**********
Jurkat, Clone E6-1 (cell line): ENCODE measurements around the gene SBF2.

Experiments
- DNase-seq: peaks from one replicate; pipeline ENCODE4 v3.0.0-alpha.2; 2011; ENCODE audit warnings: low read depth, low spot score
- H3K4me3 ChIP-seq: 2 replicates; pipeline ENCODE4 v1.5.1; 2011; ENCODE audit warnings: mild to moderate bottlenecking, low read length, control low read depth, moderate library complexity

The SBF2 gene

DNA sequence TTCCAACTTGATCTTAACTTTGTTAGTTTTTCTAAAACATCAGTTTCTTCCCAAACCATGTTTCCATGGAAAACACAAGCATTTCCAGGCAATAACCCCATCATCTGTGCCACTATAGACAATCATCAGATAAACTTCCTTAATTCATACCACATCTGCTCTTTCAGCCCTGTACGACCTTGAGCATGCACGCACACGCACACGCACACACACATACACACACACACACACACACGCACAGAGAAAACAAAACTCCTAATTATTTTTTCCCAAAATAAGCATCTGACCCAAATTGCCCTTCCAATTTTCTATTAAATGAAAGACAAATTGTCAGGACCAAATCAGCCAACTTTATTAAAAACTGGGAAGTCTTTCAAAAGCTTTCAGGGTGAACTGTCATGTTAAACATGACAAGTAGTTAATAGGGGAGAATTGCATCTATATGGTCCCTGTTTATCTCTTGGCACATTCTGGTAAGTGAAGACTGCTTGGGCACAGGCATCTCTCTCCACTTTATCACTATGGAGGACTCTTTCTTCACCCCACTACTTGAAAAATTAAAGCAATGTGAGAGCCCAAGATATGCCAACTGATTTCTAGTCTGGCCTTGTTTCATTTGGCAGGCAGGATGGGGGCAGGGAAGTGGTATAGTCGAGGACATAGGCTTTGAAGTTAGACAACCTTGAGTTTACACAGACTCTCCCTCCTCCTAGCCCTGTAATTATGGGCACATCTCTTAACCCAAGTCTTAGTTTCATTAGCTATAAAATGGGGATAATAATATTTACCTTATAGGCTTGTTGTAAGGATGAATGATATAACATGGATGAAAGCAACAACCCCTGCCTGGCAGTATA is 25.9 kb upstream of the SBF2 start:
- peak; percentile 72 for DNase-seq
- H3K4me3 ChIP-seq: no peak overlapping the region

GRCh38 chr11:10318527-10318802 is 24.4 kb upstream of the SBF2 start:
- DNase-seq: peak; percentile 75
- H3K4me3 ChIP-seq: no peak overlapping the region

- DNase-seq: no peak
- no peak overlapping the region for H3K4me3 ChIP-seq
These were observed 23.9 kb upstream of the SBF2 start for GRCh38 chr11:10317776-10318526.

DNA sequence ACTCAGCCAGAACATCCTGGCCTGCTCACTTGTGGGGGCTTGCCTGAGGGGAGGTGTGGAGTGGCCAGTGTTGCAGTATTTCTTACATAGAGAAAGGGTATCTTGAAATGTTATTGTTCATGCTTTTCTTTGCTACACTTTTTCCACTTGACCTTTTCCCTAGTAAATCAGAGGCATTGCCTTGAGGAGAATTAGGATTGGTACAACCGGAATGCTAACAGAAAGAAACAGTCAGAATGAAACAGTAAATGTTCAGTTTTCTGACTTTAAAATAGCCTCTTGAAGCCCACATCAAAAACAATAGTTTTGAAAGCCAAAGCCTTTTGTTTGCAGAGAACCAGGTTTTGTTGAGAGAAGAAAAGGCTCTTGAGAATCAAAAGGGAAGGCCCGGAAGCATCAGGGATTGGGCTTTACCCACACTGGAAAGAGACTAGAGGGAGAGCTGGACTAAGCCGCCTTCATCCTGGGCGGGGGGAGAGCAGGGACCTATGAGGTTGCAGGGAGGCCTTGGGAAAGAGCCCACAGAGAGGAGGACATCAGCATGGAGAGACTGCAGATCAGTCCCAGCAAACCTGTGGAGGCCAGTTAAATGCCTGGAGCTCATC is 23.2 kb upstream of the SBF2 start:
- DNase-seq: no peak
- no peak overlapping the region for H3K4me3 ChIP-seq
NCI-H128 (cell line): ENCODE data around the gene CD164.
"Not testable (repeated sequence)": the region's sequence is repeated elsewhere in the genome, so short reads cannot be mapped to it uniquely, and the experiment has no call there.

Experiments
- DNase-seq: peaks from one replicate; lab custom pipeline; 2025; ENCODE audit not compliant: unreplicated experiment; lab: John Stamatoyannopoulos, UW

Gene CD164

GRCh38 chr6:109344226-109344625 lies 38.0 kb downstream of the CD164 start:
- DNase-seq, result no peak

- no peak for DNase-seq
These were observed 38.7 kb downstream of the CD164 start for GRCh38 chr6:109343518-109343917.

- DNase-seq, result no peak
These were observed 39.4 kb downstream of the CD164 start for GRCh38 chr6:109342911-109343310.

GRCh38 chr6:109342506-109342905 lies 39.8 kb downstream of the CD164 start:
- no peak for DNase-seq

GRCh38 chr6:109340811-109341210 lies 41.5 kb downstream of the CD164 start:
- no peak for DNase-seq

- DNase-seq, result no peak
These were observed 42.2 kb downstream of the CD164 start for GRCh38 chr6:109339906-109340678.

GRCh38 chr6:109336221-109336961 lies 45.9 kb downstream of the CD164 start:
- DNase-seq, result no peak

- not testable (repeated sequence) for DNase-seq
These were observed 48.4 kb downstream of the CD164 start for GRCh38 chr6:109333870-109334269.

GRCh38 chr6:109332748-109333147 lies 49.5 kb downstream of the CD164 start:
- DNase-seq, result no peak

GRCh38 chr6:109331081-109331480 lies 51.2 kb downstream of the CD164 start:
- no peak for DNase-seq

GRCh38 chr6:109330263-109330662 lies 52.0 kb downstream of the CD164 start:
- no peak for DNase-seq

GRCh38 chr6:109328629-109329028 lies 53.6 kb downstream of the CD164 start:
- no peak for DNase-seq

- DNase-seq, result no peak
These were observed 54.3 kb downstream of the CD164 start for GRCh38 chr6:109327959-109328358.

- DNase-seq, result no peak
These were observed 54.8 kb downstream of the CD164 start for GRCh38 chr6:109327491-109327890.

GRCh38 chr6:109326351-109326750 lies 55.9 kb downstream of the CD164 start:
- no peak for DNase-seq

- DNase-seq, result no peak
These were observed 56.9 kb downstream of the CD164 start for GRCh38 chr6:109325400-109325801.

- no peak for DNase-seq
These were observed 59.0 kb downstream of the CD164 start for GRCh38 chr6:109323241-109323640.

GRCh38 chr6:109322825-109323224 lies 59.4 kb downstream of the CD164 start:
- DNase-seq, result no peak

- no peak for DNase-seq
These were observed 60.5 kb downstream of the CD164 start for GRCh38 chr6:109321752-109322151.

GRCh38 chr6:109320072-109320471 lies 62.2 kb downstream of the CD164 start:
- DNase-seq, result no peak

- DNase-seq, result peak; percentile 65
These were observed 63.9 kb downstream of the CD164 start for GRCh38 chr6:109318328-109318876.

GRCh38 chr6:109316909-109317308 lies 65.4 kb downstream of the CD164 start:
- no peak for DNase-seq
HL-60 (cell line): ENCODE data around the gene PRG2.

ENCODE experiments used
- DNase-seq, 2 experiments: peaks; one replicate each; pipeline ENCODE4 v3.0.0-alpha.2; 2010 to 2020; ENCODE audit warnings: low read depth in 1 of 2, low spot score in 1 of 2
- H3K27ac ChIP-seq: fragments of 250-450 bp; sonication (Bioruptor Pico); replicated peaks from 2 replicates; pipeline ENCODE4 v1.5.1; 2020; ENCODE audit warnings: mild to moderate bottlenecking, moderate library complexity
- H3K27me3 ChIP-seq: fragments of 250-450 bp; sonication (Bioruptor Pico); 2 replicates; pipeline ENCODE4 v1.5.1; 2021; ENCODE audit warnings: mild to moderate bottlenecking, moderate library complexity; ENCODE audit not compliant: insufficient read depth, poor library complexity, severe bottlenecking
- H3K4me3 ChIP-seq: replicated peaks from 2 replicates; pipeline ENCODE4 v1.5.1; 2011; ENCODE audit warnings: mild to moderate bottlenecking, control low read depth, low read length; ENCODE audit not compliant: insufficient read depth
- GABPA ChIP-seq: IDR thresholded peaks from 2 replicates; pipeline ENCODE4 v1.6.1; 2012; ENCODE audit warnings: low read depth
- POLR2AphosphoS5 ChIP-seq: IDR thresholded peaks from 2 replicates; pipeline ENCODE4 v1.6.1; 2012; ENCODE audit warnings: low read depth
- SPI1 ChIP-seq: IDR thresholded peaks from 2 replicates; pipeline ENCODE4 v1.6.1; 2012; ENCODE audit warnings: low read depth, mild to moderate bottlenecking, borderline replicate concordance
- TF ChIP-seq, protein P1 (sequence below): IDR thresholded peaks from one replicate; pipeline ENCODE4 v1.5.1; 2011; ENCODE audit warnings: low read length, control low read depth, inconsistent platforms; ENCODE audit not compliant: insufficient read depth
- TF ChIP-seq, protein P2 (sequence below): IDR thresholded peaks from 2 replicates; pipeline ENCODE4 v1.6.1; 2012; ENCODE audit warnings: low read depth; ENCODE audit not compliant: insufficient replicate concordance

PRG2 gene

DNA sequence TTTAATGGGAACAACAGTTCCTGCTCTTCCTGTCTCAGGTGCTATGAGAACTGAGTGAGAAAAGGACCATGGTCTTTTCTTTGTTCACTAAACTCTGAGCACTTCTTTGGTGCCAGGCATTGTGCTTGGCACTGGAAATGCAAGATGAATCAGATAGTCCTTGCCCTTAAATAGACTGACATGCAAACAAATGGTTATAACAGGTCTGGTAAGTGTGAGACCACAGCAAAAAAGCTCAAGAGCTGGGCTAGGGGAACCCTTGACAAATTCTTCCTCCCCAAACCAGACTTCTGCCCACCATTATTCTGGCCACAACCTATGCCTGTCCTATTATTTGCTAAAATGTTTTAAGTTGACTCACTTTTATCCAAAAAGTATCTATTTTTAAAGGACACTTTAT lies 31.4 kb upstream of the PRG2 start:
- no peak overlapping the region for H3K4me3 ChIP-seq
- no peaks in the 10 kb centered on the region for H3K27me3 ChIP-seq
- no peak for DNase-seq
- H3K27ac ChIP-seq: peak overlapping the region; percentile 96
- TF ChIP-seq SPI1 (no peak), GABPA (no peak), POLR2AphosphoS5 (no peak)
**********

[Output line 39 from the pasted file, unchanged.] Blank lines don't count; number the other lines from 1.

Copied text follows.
GRCh38 chr6:109332748-109333147 lies 49.5 kb downstream of the CD164 start: